Sunday, February 17, 2019

Blood of the North: Spoilerifc Review

Fair warning: This review contains several spoilers. Since the novel is not really a mystery in the truest sense (we know who the bad guys are and we know what they have done; I guess that means I get to count it as an inverted mystery), I've decided to give a more explicit run-down of the plot for my own records. There are few points that those interested in reading the novel might not want to know ahead of time...

Angus Murchie, son of a Scotch fur trader and an Indian woman, finds himself seeking justice in a white man's world. His father is killed by a rival trader and whiskey runner, Jacques LaRue. But the jury of white men choose to believe LaRue's protests of innocence and fabricated alibi over the truth spoken by Angus. Angus had promised his father (who suspected LaRue would try to murder him) that he would not kill LaRue himself--that he would let the law take care of him. When justice lets him down, Angus follows LaRue until he has a notebook full of white men and the solid evidences that see the trade convicted on the charge of murder--this time of the two Indians who supported the fabricated alibi. These Indians not only lied for him, but they were also responsible for the death of Miqua, an Indian who prevented their tribe from trading for liquer. We suspect (though we are not explicitly told) that Angus may have dispatched the two Indians himself (having not promised his father anything about any henchmen that LaRue may have hired) and allowed circumstantial evidence to convict LaRue. To his way of thinking, justice has been served--the men responsible for his father's murder have paid for their crimes as the law should have required in the first trial.

Once the trial is over, Angus sets about putting his father's affairs in order. He finds that Colin Murchie was a shrewd businessman and that he has left his son more wealth than anticipated. He has also left a parcel of land that becomes the target for an unscrupulous land dealer. Bradford Townsend has been sent to buy up land along the rive for a company looking to build a dam and create a power supply for the North--and he doesn't mind how much he underpays. He sees in Angus (a man who admits he knows little about business) and Jean McPherson (daughter of Colin Murchie's long-time friend and playmate to Angus in their young years) two easy marks for low-ball offers. Angus may not know much about business--but he knows enough to use Townsend's low opinion of him to advantage--selling at the low-end price, but keeping an "ace in the hole" with which to hold the man accountable later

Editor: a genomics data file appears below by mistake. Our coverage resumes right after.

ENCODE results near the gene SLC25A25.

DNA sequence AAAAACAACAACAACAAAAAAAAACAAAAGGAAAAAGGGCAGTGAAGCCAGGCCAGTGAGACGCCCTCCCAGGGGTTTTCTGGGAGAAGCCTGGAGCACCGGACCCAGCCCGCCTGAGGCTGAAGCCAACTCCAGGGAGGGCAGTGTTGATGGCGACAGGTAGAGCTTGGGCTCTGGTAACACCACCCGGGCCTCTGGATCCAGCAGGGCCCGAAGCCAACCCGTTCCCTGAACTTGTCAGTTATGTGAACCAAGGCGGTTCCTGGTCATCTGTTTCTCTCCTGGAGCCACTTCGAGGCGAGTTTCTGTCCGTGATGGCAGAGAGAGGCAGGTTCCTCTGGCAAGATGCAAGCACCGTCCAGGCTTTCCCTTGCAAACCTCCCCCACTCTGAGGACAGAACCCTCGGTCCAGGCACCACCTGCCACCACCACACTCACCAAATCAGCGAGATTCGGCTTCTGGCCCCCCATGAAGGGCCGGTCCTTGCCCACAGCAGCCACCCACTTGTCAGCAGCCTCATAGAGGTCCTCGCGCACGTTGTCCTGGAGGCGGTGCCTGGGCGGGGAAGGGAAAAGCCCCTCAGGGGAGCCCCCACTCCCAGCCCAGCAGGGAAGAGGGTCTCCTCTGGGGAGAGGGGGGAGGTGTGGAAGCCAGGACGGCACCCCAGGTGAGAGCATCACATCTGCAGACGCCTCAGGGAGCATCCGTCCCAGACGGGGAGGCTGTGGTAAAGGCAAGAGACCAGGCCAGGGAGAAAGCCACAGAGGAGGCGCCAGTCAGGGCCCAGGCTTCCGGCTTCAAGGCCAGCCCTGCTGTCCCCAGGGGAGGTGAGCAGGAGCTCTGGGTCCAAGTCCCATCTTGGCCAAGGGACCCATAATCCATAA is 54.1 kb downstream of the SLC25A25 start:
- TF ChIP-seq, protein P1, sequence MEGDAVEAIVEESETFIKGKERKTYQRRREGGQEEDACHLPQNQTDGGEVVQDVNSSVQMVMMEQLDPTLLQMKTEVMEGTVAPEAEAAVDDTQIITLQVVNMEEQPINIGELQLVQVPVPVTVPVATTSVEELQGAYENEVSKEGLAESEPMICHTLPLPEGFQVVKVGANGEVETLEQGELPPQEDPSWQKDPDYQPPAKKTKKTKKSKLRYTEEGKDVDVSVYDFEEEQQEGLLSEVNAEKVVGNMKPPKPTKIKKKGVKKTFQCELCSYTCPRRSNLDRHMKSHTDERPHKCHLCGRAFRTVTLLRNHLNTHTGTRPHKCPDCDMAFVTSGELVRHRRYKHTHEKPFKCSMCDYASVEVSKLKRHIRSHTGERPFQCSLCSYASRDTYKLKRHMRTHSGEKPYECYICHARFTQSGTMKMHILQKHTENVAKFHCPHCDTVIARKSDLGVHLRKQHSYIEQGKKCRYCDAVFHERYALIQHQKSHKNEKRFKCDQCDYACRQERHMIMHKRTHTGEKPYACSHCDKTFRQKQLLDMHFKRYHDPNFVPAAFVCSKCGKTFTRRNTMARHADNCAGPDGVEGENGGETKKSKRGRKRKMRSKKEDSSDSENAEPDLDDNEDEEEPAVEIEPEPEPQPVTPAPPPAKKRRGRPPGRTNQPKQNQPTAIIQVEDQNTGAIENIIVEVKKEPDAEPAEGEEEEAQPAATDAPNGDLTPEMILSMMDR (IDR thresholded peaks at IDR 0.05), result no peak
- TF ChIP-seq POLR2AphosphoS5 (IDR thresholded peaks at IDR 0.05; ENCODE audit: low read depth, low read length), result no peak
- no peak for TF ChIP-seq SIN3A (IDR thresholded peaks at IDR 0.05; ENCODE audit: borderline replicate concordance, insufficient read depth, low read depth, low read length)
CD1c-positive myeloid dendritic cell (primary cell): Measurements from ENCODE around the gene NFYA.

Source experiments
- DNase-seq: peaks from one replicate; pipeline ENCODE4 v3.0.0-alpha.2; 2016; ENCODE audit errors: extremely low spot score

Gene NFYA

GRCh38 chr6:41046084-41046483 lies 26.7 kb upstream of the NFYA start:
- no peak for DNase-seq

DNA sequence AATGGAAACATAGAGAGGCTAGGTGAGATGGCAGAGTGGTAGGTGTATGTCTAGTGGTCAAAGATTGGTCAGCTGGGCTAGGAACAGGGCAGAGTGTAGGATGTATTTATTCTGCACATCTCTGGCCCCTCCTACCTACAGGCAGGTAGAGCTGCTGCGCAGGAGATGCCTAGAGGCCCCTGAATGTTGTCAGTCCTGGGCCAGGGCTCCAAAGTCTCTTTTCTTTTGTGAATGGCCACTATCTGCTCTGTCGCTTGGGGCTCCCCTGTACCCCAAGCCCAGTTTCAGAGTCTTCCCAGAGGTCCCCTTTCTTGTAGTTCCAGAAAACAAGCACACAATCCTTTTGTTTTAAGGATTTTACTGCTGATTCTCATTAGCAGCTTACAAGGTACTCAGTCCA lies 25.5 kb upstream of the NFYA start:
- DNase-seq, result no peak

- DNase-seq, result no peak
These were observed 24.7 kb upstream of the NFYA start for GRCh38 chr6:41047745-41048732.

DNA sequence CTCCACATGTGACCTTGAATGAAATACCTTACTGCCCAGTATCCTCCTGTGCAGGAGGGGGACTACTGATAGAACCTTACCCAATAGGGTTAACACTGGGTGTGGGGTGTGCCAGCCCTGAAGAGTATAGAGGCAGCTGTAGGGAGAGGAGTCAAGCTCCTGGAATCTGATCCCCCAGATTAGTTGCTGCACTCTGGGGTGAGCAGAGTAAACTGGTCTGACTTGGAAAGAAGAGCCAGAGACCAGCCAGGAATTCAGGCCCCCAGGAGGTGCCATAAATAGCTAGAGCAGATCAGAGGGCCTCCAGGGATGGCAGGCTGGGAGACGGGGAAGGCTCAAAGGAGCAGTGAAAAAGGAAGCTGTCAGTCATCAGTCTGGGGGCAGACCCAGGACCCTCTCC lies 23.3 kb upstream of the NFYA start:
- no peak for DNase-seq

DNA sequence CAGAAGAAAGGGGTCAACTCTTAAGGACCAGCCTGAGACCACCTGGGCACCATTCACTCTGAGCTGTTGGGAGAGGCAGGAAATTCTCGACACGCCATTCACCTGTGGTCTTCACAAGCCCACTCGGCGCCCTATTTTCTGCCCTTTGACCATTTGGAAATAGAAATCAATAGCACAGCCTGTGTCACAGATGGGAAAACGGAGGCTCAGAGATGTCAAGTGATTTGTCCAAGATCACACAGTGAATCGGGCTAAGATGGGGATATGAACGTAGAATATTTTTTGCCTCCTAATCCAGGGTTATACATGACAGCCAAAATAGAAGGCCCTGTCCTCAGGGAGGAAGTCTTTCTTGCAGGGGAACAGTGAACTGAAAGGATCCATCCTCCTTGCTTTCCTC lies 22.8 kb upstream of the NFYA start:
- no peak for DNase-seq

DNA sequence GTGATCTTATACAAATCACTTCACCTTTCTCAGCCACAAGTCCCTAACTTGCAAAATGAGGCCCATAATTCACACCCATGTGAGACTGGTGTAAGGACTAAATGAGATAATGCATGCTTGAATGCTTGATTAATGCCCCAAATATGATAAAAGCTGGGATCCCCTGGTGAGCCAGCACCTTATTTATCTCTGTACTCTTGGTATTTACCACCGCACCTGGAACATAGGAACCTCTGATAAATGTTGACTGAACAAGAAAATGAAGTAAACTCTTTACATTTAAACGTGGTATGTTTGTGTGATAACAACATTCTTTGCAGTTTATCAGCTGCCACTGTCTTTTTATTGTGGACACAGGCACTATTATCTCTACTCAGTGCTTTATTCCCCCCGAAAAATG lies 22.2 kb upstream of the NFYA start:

This was a bit disappointing. I got it in the mystery section--but it is more adventure with a bit of revenge and romance thrown in for spice. Not a bad book. Just not what I was expecting. I do like Angus's sense of honor and how he repays the bad guys. His justice may be a little rough in the instance of his father's murder, but one does understand his point of view. I especially like how he uses Townsend's poor opinion of him to his advantage and forces the land dealer to give him what is due--and nothing more. He also makes sure they do right by Jean McPherson--even though he believes she still thinks of him as a "worthless half-breed." Of course, the two do work out their differences for a true "happily-ever-after" ending. ★★

It is worth noting that, despite appearances on the cover, our hero is NOT the Canadian Mountie. In fact, the Mountie doesn't figure much other than to help arrest LaRue when he needs arresting and to stand by as one of the few minions of the law who will take the word of a man with a native heritage as worth as much (or more) than that of a white man.

All Challenges Fulfilled: Mount TBR Challenge, Just the Facts, Calendar of Crime, Alphabet Soup Authors, PopSugar Challenge, Book Challenge, World at War, Cloak & Dagger, Print Only, Strictly Print Challenge, Outdo Yourself, How Many Books, Medical Examiner

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